To be a self, one must also be nothing. To know oneself, one must be able to know nothing. The asomnics know the world continuously and immediately, with no empty time, no room for selfhood. Having no dreams, they tell no stories and so have no use for language. Without language, they have no lies. Thus they have no future. They live here, now, perfectly in touch. They live in pure fact. But they can’t live in truth, because the way to truth, says the philosophers, is through lies and dreams.
Ursula K. LeGuin, “Wake Island”, Changing Planes, New York: Harcourt, 2003, pp. 164-165
Illustration inspired by an Inuit drawing
As a small child [Edith Wharton] had a curious practice of what she called ‘making up.’ Before she could read she would sit for hours with a book in her lap and pretend she was reading a story from it. The blacker and denser the print the better. She would walk up and down rapidly and enter into a sort of ecstasy of spoken composition; once her mother tried to take down what she was saying but couldn’t keep up. When a child came to pay a call, she asked her mother to ‘entertain that little girl for me. I’ve got to make up.’ Later, when she learned to read, her delving into real texts continued to parallel these obsessive inventions.
Edmund White, “The House of Edith”, New York Review of Books, 26 April, 2007, p. 39
Illustration inspired by the credits of the TV series Game of Thrones
Stories are the houses we live in. They are the food we set on the table, consume, and absorb into the blood. Stories do not exist fully, however, except in the physical presence of those who tell them. Later, mysteriously, they maintain this physicality when they well up to our inner eyes and resound in our inner ears in the process we call memory. Storytellers are thus the architects and masons of our universe. They build arcs of invisible stone that span huge banquet rooms. They also build the commonplace rooms that shelter us routinely. Whether in grand or humble style, storytellers serve us the spiritual food we live by, both the plain truths and the more delicious lies.
Who are the storytellers, then? … [In fact,] we are all both storytellers and story hearers. We must be both these things if we are to navigate the world in which we live, each part of which … is partly our own making. Barring some terrible trauma, these twin faculties of storytelling and story hearing are inalienably ours from a very early age. Throughout life these faculties remain at the core of our intelligent being, shaping our thoughts, calling us back from error, and guiding us incrementally toward whatever our future may hold.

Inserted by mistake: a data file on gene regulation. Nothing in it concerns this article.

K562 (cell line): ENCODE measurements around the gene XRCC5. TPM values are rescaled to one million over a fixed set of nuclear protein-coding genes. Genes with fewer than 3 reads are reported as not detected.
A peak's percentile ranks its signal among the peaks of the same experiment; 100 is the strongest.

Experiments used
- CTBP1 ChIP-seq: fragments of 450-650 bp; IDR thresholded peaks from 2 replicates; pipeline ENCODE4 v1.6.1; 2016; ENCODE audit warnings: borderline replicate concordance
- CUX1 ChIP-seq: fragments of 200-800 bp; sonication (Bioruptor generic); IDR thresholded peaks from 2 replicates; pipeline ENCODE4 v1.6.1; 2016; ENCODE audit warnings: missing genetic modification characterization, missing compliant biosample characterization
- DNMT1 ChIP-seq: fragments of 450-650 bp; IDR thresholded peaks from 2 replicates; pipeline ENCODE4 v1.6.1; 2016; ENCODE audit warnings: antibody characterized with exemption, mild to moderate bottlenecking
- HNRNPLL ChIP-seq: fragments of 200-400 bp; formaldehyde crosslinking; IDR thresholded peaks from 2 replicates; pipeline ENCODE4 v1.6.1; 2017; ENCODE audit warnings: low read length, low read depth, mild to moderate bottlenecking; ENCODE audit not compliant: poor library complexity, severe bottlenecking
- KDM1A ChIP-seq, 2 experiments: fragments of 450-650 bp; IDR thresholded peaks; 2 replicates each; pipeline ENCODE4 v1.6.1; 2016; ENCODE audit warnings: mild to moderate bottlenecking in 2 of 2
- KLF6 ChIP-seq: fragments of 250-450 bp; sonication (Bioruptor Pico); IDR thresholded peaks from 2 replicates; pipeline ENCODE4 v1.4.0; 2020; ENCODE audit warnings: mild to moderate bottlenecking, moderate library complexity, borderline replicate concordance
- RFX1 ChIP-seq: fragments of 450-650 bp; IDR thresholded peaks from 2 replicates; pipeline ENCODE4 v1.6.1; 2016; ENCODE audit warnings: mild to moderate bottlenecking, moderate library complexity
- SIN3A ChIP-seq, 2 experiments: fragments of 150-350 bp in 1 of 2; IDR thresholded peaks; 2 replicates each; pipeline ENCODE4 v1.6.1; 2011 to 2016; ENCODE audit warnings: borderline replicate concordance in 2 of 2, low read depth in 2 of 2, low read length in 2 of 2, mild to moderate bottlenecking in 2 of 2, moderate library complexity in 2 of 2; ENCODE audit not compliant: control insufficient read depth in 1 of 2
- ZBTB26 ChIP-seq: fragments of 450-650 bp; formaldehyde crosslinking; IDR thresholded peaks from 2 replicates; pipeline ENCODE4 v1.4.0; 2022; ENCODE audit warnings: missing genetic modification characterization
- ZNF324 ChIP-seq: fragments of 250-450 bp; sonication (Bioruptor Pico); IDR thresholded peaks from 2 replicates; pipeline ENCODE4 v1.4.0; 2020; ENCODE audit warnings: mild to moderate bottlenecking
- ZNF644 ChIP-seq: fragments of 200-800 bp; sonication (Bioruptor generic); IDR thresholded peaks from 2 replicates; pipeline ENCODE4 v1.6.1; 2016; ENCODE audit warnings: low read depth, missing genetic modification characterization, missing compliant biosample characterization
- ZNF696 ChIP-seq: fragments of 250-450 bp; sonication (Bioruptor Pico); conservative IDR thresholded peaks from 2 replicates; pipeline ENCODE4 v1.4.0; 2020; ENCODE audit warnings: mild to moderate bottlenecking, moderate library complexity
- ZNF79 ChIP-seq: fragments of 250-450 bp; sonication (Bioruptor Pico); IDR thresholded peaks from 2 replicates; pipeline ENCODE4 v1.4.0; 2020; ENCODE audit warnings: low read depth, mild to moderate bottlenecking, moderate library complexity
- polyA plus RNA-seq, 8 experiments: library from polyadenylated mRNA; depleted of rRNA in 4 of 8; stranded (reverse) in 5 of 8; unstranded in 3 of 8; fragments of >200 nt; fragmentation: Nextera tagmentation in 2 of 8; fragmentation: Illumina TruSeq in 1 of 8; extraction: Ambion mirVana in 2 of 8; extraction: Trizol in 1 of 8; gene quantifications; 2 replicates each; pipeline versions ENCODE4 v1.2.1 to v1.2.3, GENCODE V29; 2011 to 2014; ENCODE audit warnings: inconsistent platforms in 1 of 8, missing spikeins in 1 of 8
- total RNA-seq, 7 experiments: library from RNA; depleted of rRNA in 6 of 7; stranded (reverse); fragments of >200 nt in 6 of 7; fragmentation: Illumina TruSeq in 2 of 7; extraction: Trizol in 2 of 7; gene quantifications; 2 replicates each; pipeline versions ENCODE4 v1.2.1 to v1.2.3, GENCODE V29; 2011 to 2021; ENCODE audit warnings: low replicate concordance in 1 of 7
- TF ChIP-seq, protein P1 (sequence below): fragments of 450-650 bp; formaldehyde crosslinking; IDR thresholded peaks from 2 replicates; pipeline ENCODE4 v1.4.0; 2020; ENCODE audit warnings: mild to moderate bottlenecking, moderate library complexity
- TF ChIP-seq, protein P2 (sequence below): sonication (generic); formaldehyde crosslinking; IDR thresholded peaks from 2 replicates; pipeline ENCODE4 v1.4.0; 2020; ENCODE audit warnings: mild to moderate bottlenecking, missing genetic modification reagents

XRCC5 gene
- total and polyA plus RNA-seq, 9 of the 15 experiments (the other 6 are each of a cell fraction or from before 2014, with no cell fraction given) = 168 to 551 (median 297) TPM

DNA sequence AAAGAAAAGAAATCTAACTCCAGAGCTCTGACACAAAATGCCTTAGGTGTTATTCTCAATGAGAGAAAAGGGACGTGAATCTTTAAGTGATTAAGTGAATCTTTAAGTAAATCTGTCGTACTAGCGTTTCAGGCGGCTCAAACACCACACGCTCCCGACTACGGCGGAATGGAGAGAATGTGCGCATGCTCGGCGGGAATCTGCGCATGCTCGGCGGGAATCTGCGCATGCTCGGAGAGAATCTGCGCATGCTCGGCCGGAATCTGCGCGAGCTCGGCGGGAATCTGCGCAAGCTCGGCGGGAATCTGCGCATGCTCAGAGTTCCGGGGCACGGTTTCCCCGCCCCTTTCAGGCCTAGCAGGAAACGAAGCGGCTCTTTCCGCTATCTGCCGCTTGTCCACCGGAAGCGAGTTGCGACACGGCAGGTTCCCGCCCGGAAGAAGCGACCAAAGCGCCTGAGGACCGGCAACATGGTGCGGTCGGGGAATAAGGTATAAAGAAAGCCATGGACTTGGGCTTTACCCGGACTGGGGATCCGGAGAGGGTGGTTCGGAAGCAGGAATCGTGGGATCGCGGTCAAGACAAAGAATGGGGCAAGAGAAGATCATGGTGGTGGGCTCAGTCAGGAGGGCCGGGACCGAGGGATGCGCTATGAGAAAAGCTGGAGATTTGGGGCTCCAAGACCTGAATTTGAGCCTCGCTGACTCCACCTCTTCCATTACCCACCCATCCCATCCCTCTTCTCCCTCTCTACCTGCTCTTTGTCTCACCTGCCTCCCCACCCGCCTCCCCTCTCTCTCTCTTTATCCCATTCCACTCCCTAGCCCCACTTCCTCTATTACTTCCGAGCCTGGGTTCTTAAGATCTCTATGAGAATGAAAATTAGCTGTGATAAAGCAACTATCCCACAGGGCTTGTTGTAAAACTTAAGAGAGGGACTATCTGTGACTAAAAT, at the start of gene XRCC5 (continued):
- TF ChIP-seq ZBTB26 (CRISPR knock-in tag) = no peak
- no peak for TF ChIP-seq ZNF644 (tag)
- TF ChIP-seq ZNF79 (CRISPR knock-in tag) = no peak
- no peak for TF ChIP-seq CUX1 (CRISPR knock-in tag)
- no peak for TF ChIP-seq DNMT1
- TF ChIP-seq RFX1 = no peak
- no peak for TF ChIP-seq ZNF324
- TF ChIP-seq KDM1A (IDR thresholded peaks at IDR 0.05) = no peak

John Niles, Homo Narrans: The Poetics and Anthropology of Oral Literature, Philadelphia: University of Pennsylvania Press, 1999: 64-65
Illustration inspired by the logo of the Kalevala Society
It is true that storytelling reveals meaning without committing the error of defining it, that it brings about consent and reconciliation with things as they really are, and that we may even trust it to contain eventually by implication the last word which we expect from the ‘day of judgement’.
Hanna Arendt, “Isak Dinesen, 1885-1962”, in Isak Dinesen, Daguerrotypes and Other Essays, Chicago: University of Chicago Press, 1979, p. xx; Arend’s essay on Dinesen was first published in 1968.
Illustration based on a Buddhist image.
Fairy tale: indicating to us the possibility of impossible occurrences under possible or impossible conditions. (Goethe)
Translated by W. Mieder in “Fairy tale allusions in modern German aphorisms”, in D. Haase (ed.), The Reception of Grimms’ Fairy Tales: Responses, Reactions, Revisions, Detroit: Wayne University Press, 1993, p. 150.
Illustration based on a mix animal from the imaginary of the ancient world.
Stories are like genes, they keep part of us alive after the end of our story, and there is something very moving about Scheherazade entering on the happiness ever after, not at her wedding, but after 1001 tales and three children.